The Star Apartments also have facilities that cater more directly to Skid Row Housing Trust residents. The organization has offices and supportive services, like case workers, within the building. And most notably for this development, Housing for Health, a division of the L.A. County Department of Public Health that works to find permanent housing for the homeless, set up its headquarters in the building. The county also runs the ground-floor health clinic, which will serve both the resident and the surrounding communities. As the biggest player in public health in the region, and the Department of Public Health’s move to a pocket of the city that has long been a public health disaster is more than just symbolic–a 2012 inspection of just eight blocks of Skid Row found people living on streets infested with rats and piles of human excrement, and last year the CDC had to be brought in to help track a persistent tuberculosis outbreak in the area. It’s an area that desperately needs public health services.

As you move up through the building into the more semi-private spaces of the second floor and above, the focus shifts less to residents’ immediate needs for health care and supportive services, and more toward improving their quality of life. “As we had been doing the other projects with the Housing Trust, everybody understood more and more what amenities are powerful and useful and necessary for these communities,” Maltzan says. “One of those things is a big community garden. It’s become more and more a big expectation, a big part of the life of the building.” The wide-open roof of the original structure, once a parking lot, served as a perfect space for these amenities, including a running track, a basketball court, an exercise room, classrooms, and a community kitchen.

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One of the criticisms about some of Maltzan’s previous residences for the Housing Trust was there weren’t enough laundry rooms–laundry was located all in one central location. “A lot of those things that we take for granted outside become very important, very special spaces for people who have lived on the street for so long,” he says. “In the Star Apartments, we split the laundry rooms, one for each floor, and they have these views into the city and beyond.”


Prefabricated construction was also key. Prefabrication–where entire units are built on a factory assembly line and shipped to the construction site–reduces construction waste, allows for easier construction in tight urban spaces, and, in theory, makes larger buildings cheaper to build, since all of the units are exactly the same (though architects haven’t exactly perfected the art of quick-and-easy high-rise prefab towers just yet). His office had been looking for a project to explore multi-family prefabricated housing design, hadn’t been done in L.A. in the last 50 years, according to Maltzan. When this commission came up, the architects jumped at the chance to experiment with prefab.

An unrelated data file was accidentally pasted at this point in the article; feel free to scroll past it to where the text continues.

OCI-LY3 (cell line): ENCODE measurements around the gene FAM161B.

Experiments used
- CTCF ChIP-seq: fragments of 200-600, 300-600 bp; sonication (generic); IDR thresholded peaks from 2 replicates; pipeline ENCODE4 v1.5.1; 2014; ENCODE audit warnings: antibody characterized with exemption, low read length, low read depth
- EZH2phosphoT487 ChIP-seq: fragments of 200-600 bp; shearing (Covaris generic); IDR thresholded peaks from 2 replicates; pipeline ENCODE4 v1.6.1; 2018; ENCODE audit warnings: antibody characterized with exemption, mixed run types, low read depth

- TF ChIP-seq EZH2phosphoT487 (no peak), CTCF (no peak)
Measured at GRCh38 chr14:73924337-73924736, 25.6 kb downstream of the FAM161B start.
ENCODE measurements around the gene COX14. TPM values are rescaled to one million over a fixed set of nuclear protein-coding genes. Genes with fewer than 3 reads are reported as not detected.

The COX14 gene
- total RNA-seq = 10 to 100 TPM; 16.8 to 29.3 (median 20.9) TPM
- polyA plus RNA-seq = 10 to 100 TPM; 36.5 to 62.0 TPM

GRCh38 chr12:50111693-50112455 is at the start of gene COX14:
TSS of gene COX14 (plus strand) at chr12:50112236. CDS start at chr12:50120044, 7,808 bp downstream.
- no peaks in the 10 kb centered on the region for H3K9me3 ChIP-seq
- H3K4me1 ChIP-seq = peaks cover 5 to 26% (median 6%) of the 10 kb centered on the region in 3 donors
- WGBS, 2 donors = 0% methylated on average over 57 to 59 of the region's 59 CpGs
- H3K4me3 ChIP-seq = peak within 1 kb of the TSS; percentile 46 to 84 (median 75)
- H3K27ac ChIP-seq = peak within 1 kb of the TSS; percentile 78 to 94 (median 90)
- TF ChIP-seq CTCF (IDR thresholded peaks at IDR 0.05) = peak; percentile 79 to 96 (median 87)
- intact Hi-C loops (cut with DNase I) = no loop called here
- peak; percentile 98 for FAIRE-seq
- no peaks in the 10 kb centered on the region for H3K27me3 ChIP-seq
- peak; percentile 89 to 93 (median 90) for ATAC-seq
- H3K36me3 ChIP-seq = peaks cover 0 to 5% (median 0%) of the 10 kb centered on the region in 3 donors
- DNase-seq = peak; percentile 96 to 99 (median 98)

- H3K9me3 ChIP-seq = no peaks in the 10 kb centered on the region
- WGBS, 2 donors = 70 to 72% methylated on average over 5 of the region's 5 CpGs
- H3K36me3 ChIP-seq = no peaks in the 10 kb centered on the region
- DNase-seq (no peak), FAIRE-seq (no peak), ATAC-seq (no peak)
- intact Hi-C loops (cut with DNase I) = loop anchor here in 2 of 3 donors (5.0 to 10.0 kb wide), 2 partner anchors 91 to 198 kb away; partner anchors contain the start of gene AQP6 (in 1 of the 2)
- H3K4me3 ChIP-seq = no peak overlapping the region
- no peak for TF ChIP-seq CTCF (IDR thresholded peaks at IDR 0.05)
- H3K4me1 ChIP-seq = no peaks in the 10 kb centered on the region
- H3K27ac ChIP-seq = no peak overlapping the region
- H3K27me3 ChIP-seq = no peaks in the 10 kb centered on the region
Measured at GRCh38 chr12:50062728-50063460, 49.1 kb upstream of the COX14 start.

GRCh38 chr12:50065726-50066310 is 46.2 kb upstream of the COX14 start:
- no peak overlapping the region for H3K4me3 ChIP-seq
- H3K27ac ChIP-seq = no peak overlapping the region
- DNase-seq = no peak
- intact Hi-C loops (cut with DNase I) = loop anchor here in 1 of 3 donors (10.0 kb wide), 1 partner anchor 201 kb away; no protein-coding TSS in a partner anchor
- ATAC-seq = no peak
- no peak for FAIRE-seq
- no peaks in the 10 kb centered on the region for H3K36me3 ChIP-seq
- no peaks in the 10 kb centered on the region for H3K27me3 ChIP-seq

Prefabrication made sense for Star Apartments for many reasons, Maltzan said. For one, Skid Row, which is located in the middle of downtown L.A., doesn’t have much room for a traditional construction site. Prefab construction also allowed the architects to lift an entirely new building on top of the existing one-story structure. And because factory-made, assembly-line units are cheaper, the architects could afford to spec higher quality materials inside the apartments, meaning not only nicer places for residents to live, but more durable units that would cost the Housing Trust less in maintenance over time.*

At least that’s the theory–Maltzan calls the prefab construction process “a real learning curve” for general contractors, but he’s optimistic that things will go smoother next go-round. His firm had to work with the city upfront to create a new permitting and inspection process, which didn’t exist before. As a result, the project helped achieve “a precedent, if not a pathway, that should allow prefabrication to be done more easily in the city,” he says.

Maltzan envisioned Star Apartments not just as a new way to provide shelter and social services to the homeless, but as a new model of housing: a sustainable way to create hyper-density in a city known for its sprawl, preserving some aspect of architectural heritage in a region that tends to raze the old and build anew rather than adapt older buildings for reuse. “The history of this city is tearing down buildings like that,” he says. “If we’re really looking at how to think about more sustainable cites, then reusing buildings has to be a part of that equation.”

*The original version of this post mischaracterized the degree of cost overruns over the course of the project. The total cost of the project to the Skid Row Housing Trust was $40 million, including the acquisition of the original building, furnishings, legal fees, and other considerations, but the cost of construction was $20.5 million.

About the author

Shaunacy Ferro is a Brooklyn-based writer covering architecture, urban design and the sciences. She's on a lifelong quest for the perfect donut.